I would have expected the dough at this point to be more consistent. “It’s still quite shaggy when you wrap it in plastic,” she instructed. “Refrigerate it for an hour or freeze it.” When she retrieved previously refrigerated dough, I was surprised to see it was still quite crumbly. “Just roll it and fold it in over itself,” she advised. “We use this incredibly versatile dough at Huckleberry for our Thanksgiving pies, crostatas, quiches, chicken potpies, anything really.” And that extra dough? “Reroll it one time and then throw it away.”

In making the fruit filling, “the most important thing is taste your fruit,” she said. “Follow your palette and trust yourself.” Another surprise: salt. “Salt is not a flavor; it is a flavor enhancer,” she explained. “If your fruit tastes a little flat, before you add sugar, add salt.”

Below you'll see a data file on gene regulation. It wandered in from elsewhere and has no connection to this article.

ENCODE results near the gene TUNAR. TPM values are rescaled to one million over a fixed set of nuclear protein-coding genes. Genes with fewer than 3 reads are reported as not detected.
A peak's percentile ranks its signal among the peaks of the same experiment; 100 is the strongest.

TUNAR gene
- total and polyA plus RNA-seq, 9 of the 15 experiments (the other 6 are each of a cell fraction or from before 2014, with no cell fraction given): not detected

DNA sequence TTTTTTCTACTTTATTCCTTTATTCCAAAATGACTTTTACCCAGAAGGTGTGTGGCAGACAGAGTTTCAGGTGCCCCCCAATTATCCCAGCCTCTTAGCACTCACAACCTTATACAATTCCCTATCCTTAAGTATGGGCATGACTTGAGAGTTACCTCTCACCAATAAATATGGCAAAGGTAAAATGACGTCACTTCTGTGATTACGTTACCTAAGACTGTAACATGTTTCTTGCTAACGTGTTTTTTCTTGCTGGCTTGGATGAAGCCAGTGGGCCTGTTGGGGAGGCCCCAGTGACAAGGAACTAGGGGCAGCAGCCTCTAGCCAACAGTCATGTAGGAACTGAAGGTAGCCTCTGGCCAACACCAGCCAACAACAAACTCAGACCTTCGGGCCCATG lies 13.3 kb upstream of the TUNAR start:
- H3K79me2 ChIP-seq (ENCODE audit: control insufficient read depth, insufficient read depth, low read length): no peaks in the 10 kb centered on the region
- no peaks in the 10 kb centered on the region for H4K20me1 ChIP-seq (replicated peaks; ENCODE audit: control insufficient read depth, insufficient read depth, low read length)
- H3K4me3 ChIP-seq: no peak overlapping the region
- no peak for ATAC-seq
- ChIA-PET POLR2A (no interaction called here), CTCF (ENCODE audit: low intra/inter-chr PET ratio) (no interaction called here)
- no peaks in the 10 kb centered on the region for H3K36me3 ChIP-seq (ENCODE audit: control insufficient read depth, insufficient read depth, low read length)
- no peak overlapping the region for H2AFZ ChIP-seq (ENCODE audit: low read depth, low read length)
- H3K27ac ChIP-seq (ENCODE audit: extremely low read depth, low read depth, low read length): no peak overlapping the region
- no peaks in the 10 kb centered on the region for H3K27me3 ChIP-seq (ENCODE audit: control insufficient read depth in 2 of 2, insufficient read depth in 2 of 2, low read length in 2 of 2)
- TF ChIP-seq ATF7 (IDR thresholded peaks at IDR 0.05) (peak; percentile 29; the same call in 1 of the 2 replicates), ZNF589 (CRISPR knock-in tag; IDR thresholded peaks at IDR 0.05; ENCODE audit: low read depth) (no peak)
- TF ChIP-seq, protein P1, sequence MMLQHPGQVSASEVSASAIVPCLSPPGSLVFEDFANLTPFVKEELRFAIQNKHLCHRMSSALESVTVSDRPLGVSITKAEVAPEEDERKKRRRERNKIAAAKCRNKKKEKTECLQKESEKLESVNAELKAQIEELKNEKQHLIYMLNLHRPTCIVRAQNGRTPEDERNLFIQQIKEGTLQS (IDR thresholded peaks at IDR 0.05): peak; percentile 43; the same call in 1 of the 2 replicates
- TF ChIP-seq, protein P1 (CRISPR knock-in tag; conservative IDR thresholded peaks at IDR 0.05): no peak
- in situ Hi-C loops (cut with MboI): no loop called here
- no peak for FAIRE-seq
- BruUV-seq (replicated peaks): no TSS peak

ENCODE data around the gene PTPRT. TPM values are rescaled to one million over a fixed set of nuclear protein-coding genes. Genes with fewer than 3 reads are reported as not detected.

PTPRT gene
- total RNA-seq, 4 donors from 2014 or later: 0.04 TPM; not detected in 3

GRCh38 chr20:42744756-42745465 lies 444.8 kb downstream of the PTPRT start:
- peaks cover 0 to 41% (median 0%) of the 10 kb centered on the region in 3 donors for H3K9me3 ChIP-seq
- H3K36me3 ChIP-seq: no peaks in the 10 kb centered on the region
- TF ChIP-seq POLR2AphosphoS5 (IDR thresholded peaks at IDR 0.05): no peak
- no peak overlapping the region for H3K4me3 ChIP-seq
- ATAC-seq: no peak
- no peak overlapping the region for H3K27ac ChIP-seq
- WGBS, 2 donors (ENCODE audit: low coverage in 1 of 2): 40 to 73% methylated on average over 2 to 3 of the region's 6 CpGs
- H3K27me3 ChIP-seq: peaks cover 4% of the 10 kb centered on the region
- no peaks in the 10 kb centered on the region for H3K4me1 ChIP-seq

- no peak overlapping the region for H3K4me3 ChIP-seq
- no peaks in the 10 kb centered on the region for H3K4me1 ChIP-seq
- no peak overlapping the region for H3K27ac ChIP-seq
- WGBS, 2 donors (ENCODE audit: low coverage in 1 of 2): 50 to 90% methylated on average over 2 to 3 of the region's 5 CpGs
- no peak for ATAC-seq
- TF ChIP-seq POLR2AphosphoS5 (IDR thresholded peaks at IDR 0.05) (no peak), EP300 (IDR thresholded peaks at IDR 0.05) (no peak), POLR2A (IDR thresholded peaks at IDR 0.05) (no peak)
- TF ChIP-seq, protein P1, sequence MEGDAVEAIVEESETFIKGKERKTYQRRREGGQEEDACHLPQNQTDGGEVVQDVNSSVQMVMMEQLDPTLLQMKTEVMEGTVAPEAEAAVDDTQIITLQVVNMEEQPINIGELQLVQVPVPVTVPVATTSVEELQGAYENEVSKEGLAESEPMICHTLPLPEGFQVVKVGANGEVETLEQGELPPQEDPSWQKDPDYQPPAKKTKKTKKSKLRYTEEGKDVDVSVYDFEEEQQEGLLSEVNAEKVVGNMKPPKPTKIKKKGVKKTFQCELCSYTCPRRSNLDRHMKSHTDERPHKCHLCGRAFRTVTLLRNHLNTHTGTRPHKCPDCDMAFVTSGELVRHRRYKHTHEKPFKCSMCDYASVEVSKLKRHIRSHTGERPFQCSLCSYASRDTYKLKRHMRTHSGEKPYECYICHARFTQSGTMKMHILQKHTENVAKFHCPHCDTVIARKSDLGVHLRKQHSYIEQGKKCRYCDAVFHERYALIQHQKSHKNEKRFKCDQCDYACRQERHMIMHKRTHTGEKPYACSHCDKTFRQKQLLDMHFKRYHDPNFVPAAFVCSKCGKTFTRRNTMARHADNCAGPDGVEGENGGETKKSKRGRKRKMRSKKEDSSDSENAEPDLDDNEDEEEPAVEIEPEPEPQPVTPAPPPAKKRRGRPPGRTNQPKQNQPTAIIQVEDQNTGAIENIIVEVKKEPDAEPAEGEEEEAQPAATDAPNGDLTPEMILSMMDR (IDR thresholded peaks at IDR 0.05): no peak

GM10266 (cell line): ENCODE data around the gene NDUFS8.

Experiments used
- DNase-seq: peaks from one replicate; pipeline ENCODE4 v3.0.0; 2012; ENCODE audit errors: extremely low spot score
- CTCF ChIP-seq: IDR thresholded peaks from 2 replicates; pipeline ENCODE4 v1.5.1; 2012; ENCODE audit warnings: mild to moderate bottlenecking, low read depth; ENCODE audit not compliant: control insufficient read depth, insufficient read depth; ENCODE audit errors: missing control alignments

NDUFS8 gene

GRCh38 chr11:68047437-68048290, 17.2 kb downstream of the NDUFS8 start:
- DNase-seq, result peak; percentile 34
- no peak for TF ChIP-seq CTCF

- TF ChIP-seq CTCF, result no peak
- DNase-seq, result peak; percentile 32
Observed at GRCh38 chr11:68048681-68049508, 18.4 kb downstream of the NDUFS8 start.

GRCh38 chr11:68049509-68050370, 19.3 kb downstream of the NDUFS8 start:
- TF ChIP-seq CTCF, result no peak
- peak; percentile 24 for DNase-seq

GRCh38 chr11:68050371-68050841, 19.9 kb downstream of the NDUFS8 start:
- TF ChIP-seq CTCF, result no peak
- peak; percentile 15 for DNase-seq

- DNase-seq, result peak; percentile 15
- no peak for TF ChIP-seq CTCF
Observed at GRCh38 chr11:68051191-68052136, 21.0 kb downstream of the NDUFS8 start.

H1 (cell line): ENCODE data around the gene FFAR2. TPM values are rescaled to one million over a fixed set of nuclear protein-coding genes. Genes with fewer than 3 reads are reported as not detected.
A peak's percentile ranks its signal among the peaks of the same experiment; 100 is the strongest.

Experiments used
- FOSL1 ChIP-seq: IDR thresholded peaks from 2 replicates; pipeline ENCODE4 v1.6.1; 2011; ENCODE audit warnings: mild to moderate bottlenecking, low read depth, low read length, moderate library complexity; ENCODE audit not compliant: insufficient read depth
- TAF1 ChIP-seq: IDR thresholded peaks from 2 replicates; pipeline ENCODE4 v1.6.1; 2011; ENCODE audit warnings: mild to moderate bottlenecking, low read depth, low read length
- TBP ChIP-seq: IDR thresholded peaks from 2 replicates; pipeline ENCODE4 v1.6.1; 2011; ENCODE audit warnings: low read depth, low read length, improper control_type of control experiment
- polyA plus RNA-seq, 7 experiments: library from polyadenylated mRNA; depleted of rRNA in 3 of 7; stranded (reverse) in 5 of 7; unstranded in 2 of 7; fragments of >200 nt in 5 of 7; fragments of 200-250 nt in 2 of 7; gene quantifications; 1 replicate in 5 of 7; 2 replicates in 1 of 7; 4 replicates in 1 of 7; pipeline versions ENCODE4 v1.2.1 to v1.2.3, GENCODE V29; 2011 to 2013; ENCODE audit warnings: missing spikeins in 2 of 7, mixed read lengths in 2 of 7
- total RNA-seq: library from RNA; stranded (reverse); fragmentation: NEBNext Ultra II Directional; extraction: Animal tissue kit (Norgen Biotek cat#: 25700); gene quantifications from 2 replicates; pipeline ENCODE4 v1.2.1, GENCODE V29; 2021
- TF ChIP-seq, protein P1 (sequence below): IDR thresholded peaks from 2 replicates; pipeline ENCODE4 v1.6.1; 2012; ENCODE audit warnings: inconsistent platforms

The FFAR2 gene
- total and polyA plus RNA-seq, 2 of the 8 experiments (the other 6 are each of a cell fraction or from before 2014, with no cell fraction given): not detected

Lastly an egg wash on the edges helps to seal everything together. “Putting in too much stuff is a good idea. It gets a little messy but tastes so good. And nothing has to be perfect,” she assured us. “Just have fun baking.”

Time to bake? Not yet. “Now throw them in the freezer and freeze until they’re hard.”
Another mistake people make is baking too light, she cautioned. “At Huckleberry we do not use timers. It removes you from the process. I do this because it makes me present in the moment. I don’t know your oven. Color is an ingredient. It’s the difference between a good pastry and an okay pastry. That’s what makes a baker a baker. Bake until the dough is a deep brown, and the flavor will really pop.”

One of the most versatile recipes in the book is her Fresh Blueberry Brioche. “One of my happiest moments while writing this book was taking this bread out of the oven on a Sunday afternoon and sitting around our dining room table with a few friends ripping it apart while it was piping hot,” she recalled. “Everyone enjoyed it so much that by the time I thought of getting a knife it was all gone, and that is, hands-down, the best way to serve it. Don’t slice it, just drop it in the middle of your table and have people rip it apart right from the oven. That’s love.”